There are other reasons people are leery of Tamiflu. Given the rip-offs in Iraq and after the hurricanes, people are understandably interested in knowing just who is going to get rich off the plague. Secretary of Defense Donald Rumsfeld, himself former CEO of drug company Searle, currently owns stock in the one company that owns Tamiflu patentsto the tune of at least $18 million. Rumsfeld says he understands why people might question his holdings, but selling them would raise even more questions. So he is hanging on to what he's got.
A flu pandemic could mean a reduction in travel. A recent Citicorp report says likely economic losers would include airlines (such as British Airways, Lufthansa, and Air France), insurers like AXA, and luxury-goods conglomerates such as Richemont.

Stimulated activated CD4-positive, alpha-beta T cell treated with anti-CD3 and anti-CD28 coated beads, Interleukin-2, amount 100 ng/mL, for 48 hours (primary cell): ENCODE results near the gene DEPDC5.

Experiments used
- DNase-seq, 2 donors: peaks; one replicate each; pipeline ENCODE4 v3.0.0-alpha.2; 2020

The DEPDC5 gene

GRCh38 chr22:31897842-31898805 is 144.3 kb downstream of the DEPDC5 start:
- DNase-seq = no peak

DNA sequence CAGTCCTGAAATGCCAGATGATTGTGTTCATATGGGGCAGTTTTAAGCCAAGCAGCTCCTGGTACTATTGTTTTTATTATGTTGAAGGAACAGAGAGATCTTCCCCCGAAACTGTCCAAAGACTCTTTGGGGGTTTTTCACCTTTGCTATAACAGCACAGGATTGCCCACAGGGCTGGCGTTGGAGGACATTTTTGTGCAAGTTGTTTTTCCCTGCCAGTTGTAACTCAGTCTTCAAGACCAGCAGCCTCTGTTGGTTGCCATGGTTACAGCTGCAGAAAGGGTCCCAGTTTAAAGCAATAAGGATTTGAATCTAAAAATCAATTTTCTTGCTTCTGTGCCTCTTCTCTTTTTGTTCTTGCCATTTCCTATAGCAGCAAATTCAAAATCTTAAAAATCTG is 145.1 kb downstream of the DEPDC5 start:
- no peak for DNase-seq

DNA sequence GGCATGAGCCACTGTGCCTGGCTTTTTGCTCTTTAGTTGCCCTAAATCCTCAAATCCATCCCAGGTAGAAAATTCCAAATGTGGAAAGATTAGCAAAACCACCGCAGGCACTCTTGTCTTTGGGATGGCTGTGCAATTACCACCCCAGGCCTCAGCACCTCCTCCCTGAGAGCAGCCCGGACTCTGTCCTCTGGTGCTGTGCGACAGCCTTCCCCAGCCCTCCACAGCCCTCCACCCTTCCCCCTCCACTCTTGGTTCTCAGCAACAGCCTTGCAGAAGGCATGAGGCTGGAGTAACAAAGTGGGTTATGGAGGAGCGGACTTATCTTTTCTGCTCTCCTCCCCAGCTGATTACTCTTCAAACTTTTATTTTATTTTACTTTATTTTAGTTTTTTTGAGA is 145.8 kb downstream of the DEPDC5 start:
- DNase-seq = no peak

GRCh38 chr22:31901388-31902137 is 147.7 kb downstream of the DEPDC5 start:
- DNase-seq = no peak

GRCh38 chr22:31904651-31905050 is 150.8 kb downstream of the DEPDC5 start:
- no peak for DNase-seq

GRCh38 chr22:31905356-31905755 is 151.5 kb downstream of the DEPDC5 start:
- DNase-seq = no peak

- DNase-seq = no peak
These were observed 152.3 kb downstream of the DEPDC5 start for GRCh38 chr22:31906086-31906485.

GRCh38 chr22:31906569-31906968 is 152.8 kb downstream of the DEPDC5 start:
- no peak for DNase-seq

In order for the pharmaceutical companies to profit from making flu vaccine in the administration's $7.1 billion pandemic flu plan, Bush now is proposing to ban liability suits against them except in cases of willful misconduct. As for those injured by a flu vaccine, possible lawsuits remain an open question.
With a worldwide market estimated at more than $1 billion, there's big money in a flu plague. Kimberly-Clark's Chinese subsidiary is already ramping up manufacture of new lines of medical masks, wipes, and hand-washing liquids, according to Business Week, with consulting firms Kroll and Booz Allen Hamilton selling flu preparedness advice to companies and governments. "Crisis is an opportunity as long as you see it first," Pitney Bowes's Christian Crews tells the magazine.
If all Bush wants to accomplish is to see the drug industry make more money, any fight against the flu will be uphill.